Coronavirus (Covid-19): We're asking you please to only call 999 if it is an emergency and 101 if it is urgent. If you can, use our online services. If you’re looking for information about the government instruction to stay at home and how that may affect you, you'll find guidance on Gov.uk. We’ll be updating information on our services over the coming days, please check online for those updates.
An unauthorised encampment is not specific to an ethnicity – it relates to any encampment on land that hasn’t been authorised by the landowner. It is not a criminal offence.
A nomadic way of life is not illegal. It is important to remember that some groups (such as Roma, Gypsies and travellers) have lived this way for hundreds of years and it is a way of life for them.
Some UEs exist for a matter of days without notice, while others can be longer and more impactful.
What happens when an unauthorised encampment occurs?
In the first instance it is the landowner’s responsibility to resolve the issue and come to an agreement with those who have moved onto the land.
There are certain laws that can be used to move groups on who are there without permission.
When should I call the police?
Notify the police if you see a crime taking place or there is significant anti-social behaviour or disorderly conduct. The police will make an assessment whether there is a need for them to attend or not.
There are a small number of specific powers the police can use relating to a UE. Responsibility for a UE largely sits with the landowner which may be the local authority. The local authority has separate legislated powers to deal with UEs.
Officers will be made aware of a UE and support the landowner and monitor what is happening in the first instance. At this stage trespassing is a civil matter between the landowner and occupier and not a criminal offence.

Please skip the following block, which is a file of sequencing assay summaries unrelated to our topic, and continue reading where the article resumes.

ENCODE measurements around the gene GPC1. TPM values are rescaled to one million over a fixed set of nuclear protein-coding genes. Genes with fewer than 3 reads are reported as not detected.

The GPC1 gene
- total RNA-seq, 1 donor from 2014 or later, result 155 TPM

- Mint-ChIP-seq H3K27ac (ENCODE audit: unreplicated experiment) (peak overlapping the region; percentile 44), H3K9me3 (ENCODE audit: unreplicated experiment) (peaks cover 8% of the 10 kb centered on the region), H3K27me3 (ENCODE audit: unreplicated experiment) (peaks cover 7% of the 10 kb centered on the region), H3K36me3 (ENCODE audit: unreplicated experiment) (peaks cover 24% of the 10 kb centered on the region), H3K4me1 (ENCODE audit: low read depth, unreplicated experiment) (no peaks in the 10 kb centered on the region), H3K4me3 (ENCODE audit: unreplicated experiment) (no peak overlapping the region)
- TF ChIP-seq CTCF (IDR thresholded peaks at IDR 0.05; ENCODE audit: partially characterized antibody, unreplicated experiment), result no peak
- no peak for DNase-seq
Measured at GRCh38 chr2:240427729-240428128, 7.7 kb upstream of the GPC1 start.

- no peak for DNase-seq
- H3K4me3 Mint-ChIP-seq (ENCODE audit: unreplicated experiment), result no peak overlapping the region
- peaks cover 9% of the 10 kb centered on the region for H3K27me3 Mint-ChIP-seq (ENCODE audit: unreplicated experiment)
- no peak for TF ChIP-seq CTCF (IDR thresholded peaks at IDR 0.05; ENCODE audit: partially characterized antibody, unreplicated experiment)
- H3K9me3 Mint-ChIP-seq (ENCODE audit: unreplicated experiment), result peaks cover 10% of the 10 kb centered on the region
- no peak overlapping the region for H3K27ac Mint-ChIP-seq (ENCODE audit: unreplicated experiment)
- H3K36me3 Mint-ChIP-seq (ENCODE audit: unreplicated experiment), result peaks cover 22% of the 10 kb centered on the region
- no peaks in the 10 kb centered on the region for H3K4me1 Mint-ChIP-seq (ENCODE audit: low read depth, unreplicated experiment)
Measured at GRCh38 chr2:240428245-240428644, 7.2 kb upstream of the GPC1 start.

What is Section 61?
Section 61 gives police the power to direct an encampment to leave once the landowner has made reasonable steps to remove the occupants, and is certain conditions are met.
These conditions are that there must be two or more trespassers on land with the common purpose of residing and
They have with them 6 or more vehicles, or
damage to the land or property on the land has been caused, or
used threatening, abusive or insulting words or behaviour towards the occupier, a member of his family or an employee or agent of his
In addition to these conditions, the National Police Chief’s Council has set out clear guidelines before police use their powers under S61.
What’s Section 62a and why will transit sites help?
Currently there are no transit sites in the county of Surrey. Where a transit site is available in a relevant local authority area, Section 62A of the Criminal Justice and Public Order Act 1994 allows the police to direct the occupants of a UE to leave the land and attend the transit site.
Failure to leave is a criminal offence and additionally it makes it an offence for those persons directed to leave to set up a UE on land in that local authority area for a period of three months.
What is an injunction?
In some local authority areas around the country and in Surrey, a High Court injunction has been obtained by the relevant local authority preventing the setting up of an unauthorised encampment on land owned by them. The police have agreed protocols with those authorities to support them in enforcing the injunction.
Why can’t you run checks on tax and MOT status?
Use of police powers must always be proportionate. Where a vehicle is in use on a road and police have cause to stop it, checks are usually made on the insurance and MOT status of a vehicle and offences prosecuted.
However it is a common misconception that all persons present on an unauthorised encampment do not have tax, MOT and insurance for their vehicles. It is disproportionate to target a minority community in this way based on their lifestyle.
Why can’t you move people on for trespassing?
At this stage trespassing is not a criminal offence, and is strictly a civil matter between the landowner and those that have moved onto the land. If criminal offences are identified, then these will be dealt with.
Why can’t you arrest people when offences are reported?
If we receive reports of criminal offences, these are treated in exactly the same way as any other report. If there is sufficient evidence to identify those responsible, we will pursue them through the criminal justice system.
We are often asked why we don’t arrest all of the people on a UE as it must be one of them who committed the damage. This would be unlawful and police would investigate the report of the damage.